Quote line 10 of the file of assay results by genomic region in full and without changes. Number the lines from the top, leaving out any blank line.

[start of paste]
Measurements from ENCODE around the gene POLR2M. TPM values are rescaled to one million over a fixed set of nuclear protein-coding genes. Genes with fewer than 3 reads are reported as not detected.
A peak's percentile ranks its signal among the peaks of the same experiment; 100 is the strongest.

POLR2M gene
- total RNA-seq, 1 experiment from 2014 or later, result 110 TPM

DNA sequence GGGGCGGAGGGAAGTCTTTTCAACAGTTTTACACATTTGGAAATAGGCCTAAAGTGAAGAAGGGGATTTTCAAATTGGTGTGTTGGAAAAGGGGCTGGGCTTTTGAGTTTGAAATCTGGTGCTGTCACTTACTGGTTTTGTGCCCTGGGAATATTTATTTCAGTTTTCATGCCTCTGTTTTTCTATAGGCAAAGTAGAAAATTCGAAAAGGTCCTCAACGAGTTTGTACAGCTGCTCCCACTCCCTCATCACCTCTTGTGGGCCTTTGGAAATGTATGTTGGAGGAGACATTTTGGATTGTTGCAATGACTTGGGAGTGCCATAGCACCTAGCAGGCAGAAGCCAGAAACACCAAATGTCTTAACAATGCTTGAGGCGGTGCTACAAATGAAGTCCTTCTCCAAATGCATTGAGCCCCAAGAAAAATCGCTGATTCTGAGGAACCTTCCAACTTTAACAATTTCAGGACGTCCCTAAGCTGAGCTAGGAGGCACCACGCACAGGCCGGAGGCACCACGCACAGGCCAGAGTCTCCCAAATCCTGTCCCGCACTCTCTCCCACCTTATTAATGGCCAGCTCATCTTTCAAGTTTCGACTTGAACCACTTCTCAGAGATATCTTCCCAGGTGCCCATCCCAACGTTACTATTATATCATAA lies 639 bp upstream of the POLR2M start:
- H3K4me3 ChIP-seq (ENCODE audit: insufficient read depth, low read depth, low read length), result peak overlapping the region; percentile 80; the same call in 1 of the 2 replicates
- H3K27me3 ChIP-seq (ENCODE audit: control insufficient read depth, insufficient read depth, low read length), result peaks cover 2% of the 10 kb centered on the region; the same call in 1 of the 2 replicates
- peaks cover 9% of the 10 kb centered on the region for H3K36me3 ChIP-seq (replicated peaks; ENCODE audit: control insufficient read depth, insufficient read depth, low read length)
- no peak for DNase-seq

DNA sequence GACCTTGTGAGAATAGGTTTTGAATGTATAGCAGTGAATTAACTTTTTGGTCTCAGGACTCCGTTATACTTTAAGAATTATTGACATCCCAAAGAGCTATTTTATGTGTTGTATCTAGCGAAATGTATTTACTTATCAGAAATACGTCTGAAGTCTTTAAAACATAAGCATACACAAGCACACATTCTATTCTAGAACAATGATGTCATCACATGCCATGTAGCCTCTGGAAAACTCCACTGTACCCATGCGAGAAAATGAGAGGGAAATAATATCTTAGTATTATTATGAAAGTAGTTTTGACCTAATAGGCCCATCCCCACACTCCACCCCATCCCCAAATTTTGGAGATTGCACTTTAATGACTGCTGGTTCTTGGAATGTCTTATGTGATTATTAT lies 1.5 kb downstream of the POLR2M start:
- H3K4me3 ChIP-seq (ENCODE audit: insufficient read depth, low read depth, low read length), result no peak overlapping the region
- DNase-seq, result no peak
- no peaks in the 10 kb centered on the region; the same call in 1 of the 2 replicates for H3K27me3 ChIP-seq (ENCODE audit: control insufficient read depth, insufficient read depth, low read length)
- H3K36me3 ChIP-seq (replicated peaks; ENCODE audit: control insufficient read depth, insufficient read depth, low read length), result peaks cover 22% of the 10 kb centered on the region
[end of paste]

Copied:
DNA sequence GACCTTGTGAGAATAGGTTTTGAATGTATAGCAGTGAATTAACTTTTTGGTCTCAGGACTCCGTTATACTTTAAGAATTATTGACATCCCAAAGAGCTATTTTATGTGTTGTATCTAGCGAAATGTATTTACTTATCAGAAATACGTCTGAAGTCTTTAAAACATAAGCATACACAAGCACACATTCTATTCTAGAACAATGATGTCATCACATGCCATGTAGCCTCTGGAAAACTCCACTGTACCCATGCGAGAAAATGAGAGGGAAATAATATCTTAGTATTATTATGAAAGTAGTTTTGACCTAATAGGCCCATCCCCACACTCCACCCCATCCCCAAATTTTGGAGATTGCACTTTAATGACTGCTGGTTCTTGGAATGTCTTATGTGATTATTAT lies 1.5 kb downstream of the POLR2M start: